These women entrepreneurs aim to transform the fresh food supply chain in India and tap into a market worth $2B
India is the second-largest producer of fruits (81.285 million tonnes) and vegetables (162.19 million tonnes) in the world, and the third-largest fresh retail market with over $500 billion in sales. On the other hand, 40 percent of the food produced in India is either lost or wasted. In 2019, India lost $14 billion in post-harvest food loss.
Dr Srishti Batra and Rubal Chib - founders of QZense
An evolving technology, byfounders Rubal Chib and Dr Srishti Batra, aims to minimise and hopefully, eliminate this loss with its IoT solution that quickly and accurately grades fresh food.
Towards quality produce
The technology employs a unique combination of near-infrared spectral sensors and olfactory sensors for analysis of internal spoilage, ripeness, sweetness, and shelf life.
“The plan is to deploy the technology to the entire supply. However, currently, our immediate target is Indian fresh retailers. This includes the retail chains, e-retailers, and e-tailers since it is convenient and very optimal for them to deploy this technology. We are deploying our technology to the retailer’s warehouses, collection houses, and stores. Our solution will help the retailers and aggregators minimise inventory losses, and capture optimal margins by delivering the finest quality produce to the consumers,” Rubal tells HerStory.
Rubal is an electronics engineer with over eight years of work experience in building IoT products. She has worked with multiple companies like Havells as a senior engineer and also as a core developer in building IOTA, India’s first smart bulb.
Dr Srishti Batra has a PhD in computational biology and chemical ecology from TIFR-NCBS, specialising in biosensors and olfaction, and has research experience of more than 11 years. She has worked extensively in the field of agriculture research and biotechnology, in addition to her research experience in biology+analytics across top universities like Max Planck Institute, University of Minnesota, Lund University, and IISER, Mohali.
One of the biggest challenges for Rubal was to find a co-founder for QZense.
“In fact, I always wanted to start my own venture, but could not find a co-founder with complementary skill sets. Entrepreneur First introduced us to a pool of talented and diverse individuals in our cohort from which I could identify and partner with a like-minded co-founder,” she says.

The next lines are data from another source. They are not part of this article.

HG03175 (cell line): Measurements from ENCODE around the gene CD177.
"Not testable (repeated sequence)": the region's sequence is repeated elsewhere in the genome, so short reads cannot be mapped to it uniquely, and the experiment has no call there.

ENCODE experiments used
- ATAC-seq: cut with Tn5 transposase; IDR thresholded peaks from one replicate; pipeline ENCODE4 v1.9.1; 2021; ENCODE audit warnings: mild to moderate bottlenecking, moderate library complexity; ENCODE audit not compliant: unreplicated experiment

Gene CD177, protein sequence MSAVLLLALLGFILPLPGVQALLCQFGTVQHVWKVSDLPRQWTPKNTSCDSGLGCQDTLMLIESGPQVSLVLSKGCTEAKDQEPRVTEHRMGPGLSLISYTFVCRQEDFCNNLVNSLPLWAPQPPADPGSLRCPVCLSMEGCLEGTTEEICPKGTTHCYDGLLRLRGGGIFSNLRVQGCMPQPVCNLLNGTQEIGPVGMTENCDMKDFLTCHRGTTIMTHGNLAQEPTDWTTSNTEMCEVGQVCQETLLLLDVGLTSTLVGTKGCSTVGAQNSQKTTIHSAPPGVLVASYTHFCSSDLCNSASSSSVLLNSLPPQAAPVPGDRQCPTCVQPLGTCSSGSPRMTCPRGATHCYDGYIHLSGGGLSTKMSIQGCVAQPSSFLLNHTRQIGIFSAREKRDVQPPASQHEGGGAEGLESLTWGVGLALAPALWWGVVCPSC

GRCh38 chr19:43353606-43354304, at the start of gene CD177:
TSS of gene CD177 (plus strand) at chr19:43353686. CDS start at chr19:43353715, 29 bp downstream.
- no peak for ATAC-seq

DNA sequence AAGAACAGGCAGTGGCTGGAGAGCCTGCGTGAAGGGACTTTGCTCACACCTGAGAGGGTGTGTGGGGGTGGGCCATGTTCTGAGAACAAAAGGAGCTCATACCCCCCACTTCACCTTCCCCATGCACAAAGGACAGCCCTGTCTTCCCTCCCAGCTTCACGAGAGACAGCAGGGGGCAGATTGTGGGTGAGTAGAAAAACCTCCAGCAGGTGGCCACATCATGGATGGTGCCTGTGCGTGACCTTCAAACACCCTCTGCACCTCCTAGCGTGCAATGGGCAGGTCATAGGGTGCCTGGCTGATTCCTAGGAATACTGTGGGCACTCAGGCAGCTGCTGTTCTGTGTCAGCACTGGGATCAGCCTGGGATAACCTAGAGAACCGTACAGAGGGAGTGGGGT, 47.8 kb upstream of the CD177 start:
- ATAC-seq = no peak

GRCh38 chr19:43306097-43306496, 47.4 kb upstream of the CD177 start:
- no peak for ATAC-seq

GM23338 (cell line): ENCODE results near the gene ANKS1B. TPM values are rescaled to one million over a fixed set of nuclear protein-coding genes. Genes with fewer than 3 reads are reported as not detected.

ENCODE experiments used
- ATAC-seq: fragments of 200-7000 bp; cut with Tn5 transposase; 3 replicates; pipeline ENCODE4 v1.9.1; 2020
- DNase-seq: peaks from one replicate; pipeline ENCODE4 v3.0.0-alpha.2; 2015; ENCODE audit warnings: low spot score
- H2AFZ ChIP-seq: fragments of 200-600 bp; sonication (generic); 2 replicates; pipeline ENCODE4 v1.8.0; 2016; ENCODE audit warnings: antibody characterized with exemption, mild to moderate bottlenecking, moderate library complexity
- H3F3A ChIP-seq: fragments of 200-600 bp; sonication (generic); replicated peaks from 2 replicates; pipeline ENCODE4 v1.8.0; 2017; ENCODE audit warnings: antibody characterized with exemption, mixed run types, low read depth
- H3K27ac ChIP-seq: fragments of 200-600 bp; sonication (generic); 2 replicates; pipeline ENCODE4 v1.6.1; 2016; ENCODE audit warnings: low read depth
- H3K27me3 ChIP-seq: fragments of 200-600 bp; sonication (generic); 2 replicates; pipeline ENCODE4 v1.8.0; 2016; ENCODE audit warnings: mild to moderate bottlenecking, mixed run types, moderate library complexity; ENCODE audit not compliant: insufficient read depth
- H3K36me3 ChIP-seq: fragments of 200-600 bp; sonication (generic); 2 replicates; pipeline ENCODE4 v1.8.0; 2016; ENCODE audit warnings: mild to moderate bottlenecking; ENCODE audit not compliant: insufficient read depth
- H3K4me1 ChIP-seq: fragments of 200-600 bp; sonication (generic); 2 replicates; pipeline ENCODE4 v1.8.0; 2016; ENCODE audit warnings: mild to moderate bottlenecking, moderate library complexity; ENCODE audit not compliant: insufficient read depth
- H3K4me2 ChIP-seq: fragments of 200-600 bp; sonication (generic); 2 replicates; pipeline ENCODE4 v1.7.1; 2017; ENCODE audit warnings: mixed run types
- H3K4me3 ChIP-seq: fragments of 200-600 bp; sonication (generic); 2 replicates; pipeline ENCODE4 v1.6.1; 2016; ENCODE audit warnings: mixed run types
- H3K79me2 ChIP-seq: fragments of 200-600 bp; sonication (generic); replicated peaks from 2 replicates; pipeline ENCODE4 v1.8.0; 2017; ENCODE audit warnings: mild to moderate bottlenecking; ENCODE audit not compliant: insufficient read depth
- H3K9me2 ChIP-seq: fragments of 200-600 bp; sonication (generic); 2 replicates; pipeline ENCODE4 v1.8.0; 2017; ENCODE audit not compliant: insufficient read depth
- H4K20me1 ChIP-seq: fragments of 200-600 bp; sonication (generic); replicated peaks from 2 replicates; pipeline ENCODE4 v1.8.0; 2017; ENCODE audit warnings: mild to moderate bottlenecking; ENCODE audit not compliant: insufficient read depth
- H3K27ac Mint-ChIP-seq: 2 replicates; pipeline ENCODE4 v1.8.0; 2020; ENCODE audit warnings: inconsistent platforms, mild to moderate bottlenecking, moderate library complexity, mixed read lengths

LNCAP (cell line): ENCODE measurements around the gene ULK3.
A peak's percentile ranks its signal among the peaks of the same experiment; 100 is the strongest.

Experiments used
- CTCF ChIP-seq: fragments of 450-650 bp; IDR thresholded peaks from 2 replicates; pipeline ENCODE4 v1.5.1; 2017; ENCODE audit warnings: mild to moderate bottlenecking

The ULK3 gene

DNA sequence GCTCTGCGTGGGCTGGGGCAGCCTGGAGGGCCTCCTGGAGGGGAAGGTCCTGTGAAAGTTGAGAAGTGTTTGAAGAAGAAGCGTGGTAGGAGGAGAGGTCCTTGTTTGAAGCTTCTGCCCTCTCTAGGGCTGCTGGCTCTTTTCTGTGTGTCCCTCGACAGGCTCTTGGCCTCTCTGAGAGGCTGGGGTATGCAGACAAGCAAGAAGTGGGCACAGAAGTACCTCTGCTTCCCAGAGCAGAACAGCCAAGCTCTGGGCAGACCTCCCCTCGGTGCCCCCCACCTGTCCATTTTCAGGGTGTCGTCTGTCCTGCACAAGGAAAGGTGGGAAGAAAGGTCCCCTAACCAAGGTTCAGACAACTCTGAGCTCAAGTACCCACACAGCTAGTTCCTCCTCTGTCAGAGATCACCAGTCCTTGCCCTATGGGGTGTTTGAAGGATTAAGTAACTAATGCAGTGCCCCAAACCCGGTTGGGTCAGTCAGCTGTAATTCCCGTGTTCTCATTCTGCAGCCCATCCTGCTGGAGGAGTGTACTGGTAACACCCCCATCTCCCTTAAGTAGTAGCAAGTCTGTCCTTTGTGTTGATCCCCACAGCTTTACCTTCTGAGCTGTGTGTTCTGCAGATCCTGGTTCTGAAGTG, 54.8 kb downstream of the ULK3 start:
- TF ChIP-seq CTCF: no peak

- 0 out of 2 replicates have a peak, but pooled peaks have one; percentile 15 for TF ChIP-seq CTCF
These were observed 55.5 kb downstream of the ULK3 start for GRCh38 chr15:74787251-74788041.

Piloting the product
QZense has filed its first patent and is beginning a pilot with Waycool for apples. Having shown the features of spoilage and Brix (sweetness), it also wants to deploy the device at the vendor end. Additionally, it is in conversation withHyperpure and Mahindra Agri. It has received an investment from HAX, in addition to Entrepreneur First.
In its pilot phase, QZense will start with facilities in Bengaluru and deploy two devices each, at every facility.
“It will be used for procurement and inward quality checks. Our solution will help them grade the commodities based on spoilage and sweetness levels. Also, it will help in delivering high-quality produce to their customers,” Rubal adds.
The biggest challenge for the startup, according to Rubal, was to shortlist the commodities for the initial release, as each commodity requires a huge dataset to be built. To overcome this challenge, the founders constantly worked with some of the leading retailers at the startup’s facilities, to shortlist the high-value, high-volume commodities, and make the solution user-friendly and easy to deploy at the facilities.
“For example, we were under a lot of pressure when our customers started propelling us for multiple and varied commodities, ranging from meat, dairy, to fruits and vegetables. We took a strategic approach by stepping back to understand the situation. We analysed the market economics and needs – in terms of value, volume, and easy deployment of our solution. Thus, while deciding on fruits, we narrowed it down to apples,” Rubal says.
During the one-year startup journey, the founders launched their product, filed one patent, and have been backed by startup accelerator JioGenNext. The proverbial icing on the cake, Rubal says, was being recognised and awarded by Ravi Shankar Prasad, Union Minister for Law and Justice, Electronics and IT portfolios.
QZense has also partnered with the Indian School of Business to do a pilot with the Government of Punjab. The startup is also in the process of raising a seed fund round to scale up its R&D and sales team, and to build and deploy 5,000+ devices.
Further, it plans to capture the major fresh retail stores and warehouses in the four metros — Bengaluru, Mumbai, Chennai, and Delhi. To accomplish this, it is planning to partner with one big retail chain with 5,00+ stores, have a distribution channel, and double the number of employees from the current five to 10 by end of the year.
“There is no reason why women can’t be successful entrepreneurs in India. EF has funded several companies with women founders, and is also headed by a woman Esha Tiwary. In fact, we are an all-women team, and usually at the top of the leaderboard on most occasions,” Rubal says.